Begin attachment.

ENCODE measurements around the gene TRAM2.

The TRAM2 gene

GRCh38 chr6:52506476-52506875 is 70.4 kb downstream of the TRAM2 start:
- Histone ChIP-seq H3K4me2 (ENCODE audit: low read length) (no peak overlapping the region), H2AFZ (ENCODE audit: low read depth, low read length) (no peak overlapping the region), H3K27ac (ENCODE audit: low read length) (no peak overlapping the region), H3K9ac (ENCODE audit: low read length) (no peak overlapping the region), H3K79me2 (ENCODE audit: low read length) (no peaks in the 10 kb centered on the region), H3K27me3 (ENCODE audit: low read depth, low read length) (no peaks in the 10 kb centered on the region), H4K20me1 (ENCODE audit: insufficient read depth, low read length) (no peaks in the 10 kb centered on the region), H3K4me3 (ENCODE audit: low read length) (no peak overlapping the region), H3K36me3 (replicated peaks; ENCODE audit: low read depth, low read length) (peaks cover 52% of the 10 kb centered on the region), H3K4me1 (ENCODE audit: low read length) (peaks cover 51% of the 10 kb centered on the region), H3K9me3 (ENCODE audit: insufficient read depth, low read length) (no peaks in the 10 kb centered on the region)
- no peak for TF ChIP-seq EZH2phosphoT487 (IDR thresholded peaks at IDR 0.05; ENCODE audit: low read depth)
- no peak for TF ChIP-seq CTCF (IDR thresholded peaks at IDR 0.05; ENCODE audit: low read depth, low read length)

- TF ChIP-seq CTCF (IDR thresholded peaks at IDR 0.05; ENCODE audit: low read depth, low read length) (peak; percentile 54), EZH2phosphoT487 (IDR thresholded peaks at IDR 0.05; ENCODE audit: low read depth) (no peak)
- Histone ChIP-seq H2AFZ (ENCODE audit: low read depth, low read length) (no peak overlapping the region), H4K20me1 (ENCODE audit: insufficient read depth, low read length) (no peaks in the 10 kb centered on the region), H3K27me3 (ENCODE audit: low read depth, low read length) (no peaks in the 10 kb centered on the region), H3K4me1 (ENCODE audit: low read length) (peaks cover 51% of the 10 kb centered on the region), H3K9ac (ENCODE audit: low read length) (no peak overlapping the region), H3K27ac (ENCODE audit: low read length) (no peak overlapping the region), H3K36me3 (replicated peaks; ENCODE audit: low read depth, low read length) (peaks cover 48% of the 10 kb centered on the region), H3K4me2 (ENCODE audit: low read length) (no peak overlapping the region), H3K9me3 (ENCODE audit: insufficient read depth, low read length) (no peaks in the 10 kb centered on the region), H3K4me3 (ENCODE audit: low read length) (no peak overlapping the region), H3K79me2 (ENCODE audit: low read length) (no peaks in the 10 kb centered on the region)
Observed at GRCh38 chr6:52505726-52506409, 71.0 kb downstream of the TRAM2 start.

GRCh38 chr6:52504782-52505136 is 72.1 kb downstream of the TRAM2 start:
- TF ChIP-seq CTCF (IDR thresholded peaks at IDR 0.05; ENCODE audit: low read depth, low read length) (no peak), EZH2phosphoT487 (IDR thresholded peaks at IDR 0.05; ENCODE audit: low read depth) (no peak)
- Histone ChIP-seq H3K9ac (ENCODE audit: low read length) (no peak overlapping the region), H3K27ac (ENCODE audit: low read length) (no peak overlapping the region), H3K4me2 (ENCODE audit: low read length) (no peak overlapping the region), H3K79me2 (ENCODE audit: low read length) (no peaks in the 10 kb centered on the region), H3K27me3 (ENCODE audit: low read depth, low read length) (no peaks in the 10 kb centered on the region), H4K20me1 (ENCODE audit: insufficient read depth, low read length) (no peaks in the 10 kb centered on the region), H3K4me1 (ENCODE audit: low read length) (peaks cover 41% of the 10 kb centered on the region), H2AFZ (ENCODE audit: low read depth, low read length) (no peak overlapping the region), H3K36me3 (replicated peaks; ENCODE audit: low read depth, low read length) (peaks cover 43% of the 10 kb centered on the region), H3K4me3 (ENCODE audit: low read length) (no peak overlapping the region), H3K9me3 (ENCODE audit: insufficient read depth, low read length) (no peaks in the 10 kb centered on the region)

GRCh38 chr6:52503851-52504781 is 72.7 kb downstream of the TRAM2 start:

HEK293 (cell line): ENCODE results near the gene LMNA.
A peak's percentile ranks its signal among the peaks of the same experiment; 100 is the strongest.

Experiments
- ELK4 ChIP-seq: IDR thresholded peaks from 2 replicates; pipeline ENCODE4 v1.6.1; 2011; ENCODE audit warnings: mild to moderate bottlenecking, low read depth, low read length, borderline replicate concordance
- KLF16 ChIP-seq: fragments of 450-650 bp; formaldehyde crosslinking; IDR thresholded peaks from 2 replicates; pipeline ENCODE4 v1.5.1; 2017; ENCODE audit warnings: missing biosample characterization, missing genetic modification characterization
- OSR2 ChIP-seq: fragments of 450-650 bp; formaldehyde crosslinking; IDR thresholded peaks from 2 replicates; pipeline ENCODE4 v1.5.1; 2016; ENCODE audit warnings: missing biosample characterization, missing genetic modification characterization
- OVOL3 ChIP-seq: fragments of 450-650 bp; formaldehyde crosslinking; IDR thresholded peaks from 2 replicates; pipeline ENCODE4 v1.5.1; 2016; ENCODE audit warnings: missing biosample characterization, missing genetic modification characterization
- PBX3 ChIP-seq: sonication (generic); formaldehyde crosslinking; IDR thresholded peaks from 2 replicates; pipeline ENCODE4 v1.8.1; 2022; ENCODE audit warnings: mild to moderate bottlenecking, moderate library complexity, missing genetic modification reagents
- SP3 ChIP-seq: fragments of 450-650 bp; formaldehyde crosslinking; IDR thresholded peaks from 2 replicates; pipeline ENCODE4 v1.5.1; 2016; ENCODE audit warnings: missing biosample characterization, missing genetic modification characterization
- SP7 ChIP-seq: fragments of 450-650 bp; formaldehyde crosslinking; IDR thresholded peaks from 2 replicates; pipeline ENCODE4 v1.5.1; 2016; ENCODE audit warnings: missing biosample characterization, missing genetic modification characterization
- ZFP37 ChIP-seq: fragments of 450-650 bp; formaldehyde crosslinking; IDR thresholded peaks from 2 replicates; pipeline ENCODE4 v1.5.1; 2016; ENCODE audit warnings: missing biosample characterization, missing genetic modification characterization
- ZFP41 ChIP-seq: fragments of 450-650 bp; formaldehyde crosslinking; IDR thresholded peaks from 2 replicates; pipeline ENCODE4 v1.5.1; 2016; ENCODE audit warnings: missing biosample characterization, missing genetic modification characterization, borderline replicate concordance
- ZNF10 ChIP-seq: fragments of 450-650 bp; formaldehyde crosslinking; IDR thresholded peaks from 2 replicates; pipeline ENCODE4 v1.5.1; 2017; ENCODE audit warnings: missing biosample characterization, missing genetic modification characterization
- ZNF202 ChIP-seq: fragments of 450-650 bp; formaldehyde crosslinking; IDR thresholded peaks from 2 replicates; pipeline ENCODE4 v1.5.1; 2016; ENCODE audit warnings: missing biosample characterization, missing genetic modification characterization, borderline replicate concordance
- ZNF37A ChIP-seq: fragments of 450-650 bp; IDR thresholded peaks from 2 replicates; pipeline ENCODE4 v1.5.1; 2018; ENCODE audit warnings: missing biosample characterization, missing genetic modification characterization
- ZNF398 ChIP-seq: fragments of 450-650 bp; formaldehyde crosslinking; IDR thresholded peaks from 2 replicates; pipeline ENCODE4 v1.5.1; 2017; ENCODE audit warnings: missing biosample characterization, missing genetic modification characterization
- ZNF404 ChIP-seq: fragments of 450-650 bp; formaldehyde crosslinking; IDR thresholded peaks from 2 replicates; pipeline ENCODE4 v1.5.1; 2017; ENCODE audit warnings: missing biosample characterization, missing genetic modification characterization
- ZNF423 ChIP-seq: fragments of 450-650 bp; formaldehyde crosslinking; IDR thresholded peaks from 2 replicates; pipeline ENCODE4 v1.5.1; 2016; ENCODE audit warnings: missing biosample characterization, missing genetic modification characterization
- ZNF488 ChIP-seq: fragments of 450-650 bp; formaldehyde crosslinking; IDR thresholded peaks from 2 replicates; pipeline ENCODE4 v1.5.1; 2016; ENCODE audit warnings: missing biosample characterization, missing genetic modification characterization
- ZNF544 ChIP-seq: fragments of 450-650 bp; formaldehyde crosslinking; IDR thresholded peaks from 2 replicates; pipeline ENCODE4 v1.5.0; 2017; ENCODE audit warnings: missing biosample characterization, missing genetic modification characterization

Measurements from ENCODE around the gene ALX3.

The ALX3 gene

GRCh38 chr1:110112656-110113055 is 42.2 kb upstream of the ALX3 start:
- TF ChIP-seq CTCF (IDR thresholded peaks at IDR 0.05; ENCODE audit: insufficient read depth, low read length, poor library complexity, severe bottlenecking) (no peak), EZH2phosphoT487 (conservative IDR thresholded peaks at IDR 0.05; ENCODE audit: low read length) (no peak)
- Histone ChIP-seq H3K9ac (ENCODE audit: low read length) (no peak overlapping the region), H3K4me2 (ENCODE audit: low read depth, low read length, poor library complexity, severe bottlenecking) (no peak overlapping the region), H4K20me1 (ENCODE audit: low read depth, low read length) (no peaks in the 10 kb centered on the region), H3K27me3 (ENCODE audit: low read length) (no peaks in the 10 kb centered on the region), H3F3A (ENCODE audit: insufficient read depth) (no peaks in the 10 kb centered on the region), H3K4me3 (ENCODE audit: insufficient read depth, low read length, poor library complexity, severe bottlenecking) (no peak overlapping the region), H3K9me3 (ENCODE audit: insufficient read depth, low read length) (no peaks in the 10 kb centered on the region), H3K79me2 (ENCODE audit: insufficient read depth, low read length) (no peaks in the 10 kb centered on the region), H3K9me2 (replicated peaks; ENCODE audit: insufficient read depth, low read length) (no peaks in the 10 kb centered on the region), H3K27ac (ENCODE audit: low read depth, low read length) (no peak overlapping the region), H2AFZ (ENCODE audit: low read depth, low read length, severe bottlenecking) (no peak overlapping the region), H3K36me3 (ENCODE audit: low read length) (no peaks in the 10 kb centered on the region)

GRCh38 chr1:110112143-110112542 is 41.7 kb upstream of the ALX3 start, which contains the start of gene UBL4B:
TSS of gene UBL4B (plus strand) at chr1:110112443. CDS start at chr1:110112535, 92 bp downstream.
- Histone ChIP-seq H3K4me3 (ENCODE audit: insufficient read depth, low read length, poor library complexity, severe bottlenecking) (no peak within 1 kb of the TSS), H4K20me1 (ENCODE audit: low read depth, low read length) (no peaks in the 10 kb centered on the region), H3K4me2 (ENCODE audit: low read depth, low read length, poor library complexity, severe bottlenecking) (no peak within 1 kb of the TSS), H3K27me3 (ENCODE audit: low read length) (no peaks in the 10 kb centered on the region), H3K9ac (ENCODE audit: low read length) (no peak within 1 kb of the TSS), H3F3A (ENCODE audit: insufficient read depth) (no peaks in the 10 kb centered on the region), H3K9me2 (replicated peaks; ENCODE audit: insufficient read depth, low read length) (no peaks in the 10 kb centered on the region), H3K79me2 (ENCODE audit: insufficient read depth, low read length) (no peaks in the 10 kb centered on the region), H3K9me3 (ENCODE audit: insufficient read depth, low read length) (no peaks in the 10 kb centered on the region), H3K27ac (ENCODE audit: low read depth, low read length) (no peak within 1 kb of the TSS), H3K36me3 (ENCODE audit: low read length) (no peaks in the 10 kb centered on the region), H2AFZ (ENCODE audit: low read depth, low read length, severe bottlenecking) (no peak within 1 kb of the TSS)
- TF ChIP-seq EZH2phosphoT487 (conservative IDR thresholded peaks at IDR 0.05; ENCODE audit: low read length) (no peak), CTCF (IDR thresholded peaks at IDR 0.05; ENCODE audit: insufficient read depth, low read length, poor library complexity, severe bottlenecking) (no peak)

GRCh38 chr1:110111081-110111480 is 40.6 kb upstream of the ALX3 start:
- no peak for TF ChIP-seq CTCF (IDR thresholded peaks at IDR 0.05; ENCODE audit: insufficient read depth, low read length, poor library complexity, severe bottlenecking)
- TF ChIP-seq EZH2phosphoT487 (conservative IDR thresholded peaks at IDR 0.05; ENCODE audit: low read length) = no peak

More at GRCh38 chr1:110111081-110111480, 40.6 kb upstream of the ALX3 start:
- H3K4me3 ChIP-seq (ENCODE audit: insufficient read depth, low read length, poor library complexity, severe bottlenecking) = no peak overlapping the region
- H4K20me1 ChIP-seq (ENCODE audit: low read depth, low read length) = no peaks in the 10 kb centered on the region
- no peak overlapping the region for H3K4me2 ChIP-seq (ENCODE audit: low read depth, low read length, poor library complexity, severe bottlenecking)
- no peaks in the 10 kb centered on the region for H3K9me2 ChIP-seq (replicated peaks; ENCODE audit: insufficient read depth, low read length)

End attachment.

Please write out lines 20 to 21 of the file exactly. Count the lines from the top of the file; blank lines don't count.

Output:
- OVOL3 ChIP-seq: fragments of 450-650 bp; formaldehyde crosslinking; IDR thresholded peaks from 2 replicates; pipeline ENCODE4 v1.5.1; 2016; ENCODE audit warnings: missing biosample characterization, missing genetic modification characterization
- PBX3 ChIP-seq: sonication (generic); formaldehyde crosslinking; IDR thresholded peaks from 2 replicates; pipeline ENCODE4 v1.8.1; 2022; ENCODE audit warnings: mild to moderate bottlenecking, moderate library complexity, missing genetic modification reagents